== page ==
segunda-feira, dezembro 11, 2006

Pinochet visto por outros

Algumas opiniões na imprensa norte-americana sobre Pinochet:
"A Spanish joke: a reporter traveled to Spain to learn what people think of Franco. Upon arriving in a village, the reporter asked one man, but the man insisted they walk out into the country. Yet once there, he still hesitated. "Let's go by that lake," he said. When they arrived at the lake, the reporter asked yet again, but the man insisted that they take a row-boat out of the middle of the lake. When they got there and the reporter asked again, the man finally leaned over and whispered, "I like him."

Pinochet's coup d'etat and the murder of Salvador Allende along with 3,000 or more suspected opposition members, were perhaps the worst thing that has ever happened to Chile, just as the Cuban Revolution was the worst thing that ever happened to Cuba.

But there is one vital difference between the two. Once he consolidated power, Pinochet worked hard to protect the bases of a modern progressive democracy. Castro, by contrast, made it his business to ruin those in his country — and now a new generation of Latin American leaders fondly dream of walking in his footsteps.

Pinochet did something else that few dictators ever do: Upon losing by a small margin in a plebiscite that pitted him against the entire spectrum of political opposition, he resigned. The crimes of Pinochet may be unpardonable. But at least he tried to redeem them.We shouldn't be surprised by the number of Chileans who are still thankful for that."
Mario Loyola
—( Mario Loyola is a fellow at the Foundation for Defense of Democracies .)

"In my other life, as a Communist general, I lived under two tyrants who killed and jailed over one million people. Pinnochet saved Chile from becoming another Communist hell. God bless him for that, and may he be forgiven for his later aberrations. Not only in Chile does power corrupt."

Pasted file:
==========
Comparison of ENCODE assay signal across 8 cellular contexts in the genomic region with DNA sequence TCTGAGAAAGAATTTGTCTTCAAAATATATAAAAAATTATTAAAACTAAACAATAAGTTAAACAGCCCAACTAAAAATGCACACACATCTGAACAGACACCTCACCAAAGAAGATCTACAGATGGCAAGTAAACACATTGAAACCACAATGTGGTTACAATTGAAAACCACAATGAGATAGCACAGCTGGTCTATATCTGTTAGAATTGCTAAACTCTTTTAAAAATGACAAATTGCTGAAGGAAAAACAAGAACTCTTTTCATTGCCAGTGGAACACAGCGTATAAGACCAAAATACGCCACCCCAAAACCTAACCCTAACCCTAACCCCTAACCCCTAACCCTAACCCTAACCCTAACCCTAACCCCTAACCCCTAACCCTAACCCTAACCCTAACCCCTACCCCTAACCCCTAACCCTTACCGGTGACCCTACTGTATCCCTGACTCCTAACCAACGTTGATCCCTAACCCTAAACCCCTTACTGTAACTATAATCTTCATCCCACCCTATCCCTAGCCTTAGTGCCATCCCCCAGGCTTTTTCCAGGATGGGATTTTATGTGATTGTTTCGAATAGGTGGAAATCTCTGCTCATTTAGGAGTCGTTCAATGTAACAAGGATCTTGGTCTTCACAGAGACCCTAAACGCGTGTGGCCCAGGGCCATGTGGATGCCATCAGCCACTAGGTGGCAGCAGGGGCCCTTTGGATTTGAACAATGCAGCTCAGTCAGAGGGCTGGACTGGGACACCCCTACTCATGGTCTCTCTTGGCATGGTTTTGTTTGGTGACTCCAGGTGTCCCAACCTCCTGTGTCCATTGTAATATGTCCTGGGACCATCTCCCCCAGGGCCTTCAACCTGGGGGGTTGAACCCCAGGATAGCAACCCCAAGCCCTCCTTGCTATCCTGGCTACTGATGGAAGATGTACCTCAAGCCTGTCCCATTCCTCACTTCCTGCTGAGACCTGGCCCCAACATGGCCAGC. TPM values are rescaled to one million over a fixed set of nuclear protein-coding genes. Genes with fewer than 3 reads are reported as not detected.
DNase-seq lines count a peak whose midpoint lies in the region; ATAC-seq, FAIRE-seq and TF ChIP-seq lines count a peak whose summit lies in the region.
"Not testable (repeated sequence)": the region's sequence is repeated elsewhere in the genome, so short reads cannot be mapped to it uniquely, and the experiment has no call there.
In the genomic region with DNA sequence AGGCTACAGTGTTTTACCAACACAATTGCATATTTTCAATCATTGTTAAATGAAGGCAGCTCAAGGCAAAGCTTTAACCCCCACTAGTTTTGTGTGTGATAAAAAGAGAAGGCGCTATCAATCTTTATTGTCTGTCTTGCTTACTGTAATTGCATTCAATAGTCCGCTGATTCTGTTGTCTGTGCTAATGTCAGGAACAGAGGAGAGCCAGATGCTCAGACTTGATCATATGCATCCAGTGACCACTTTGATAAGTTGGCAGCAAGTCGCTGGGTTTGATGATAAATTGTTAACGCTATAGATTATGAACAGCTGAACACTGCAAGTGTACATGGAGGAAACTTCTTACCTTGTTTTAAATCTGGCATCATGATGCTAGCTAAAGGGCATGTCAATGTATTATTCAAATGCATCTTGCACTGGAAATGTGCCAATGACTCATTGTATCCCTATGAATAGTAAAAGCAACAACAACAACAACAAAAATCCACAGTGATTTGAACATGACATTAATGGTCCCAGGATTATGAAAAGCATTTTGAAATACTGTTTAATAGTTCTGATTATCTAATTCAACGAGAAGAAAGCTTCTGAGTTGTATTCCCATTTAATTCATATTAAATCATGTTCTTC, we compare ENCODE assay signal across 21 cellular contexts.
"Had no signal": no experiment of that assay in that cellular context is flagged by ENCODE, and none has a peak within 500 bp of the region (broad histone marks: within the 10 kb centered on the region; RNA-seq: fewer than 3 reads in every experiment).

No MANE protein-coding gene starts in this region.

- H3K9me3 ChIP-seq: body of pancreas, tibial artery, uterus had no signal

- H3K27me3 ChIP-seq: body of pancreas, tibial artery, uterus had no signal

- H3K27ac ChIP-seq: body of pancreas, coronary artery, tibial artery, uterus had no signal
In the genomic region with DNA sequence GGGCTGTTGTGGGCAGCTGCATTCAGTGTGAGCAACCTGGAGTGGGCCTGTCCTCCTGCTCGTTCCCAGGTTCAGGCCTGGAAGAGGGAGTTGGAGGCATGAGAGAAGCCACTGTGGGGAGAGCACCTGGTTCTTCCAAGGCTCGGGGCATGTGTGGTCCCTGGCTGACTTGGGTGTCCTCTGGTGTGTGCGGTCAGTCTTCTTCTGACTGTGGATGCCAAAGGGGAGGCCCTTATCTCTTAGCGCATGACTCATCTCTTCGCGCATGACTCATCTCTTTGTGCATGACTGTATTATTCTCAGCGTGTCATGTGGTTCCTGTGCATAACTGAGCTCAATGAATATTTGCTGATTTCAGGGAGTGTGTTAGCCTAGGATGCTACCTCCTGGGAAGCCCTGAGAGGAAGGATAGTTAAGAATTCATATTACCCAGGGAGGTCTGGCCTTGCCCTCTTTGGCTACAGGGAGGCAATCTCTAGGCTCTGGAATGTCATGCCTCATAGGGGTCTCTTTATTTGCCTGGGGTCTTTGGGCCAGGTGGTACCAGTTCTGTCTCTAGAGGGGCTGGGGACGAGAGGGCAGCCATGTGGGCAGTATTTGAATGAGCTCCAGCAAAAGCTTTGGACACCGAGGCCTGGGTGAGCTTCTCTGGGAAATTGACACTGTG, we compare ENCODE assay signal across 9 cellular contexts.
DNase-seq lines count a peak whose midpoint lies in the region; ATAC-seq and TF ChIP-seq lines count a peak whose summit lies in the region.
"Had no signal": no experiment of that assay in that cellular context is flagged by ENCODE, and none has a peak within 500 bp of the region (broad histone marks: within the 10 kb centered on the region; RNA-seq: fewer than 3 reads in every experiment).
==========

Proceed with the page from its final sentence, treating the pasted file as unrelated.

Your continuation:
Mihai Pacepa
( Lt. General Ion Mihai Pacepa is the highest-ranking intelligence officer ever to have defected from the former Soviet bloc. His book Red Horizons has been republished in 27 countries.)

Otto J. Reich:(ex-National Security Council, in George W. Busch Administration,2001-2004)
"Augusto Pinochet was a tragic figure. Instead of being remembered for saving Chilean democracy from a communist takeover, and starting the country on the longest-lasting economic expansion in Latin America, which he did, he will be remembered mostly for carrying out a brutal campaign of human-rights abuses.

Contrary to revisionist history and mainstream media myths, Pinochet’s military coup against President Salvador Allende was supported by a majority of Chileans, two-thirds of whom had voted against Allende in the 1970 election. The three-way electoral tie had been decided by the Chilean Congress in favor of Allende. By 1973, however, Chileans were demonstrating in the streets against shortages, inflation and unemployment brought about by Allende’s failed socialist policies.

Facing widespread opposition to his rule, Allende secretly prepared a “self-coup,” with the help of Fidel Castro, who surreptitiously sent large quantities of weapons to arm Allende’s minority of supporters. Army Commander Pinochet beat Allende to the coup, which was justified by the Allende-Castro plans. What was not justified was the bloodbath which followed, when Allende supporters and innocents alike were summarily executed, imprisoned and tortured, including loyal military officers who disagreed with the coup.

Today, thanks to the KGB files smuggled out of Russia by Vasily Mitrokhin, we know that Allende was receiving payments from the KGB. There is no doubt that if he had succeeded in his plans, Chile today would be an impoverished Communist prison like Cuba, instead of a shining example of democracy and prosperity. With some compassion and self-discipline, Pinochet could
have been remembered as a liberator and not a despot. He was both."

0 Comentários:

Enviar um comentário

Subscrever Enviar feedback [Atom]

<< Página inicial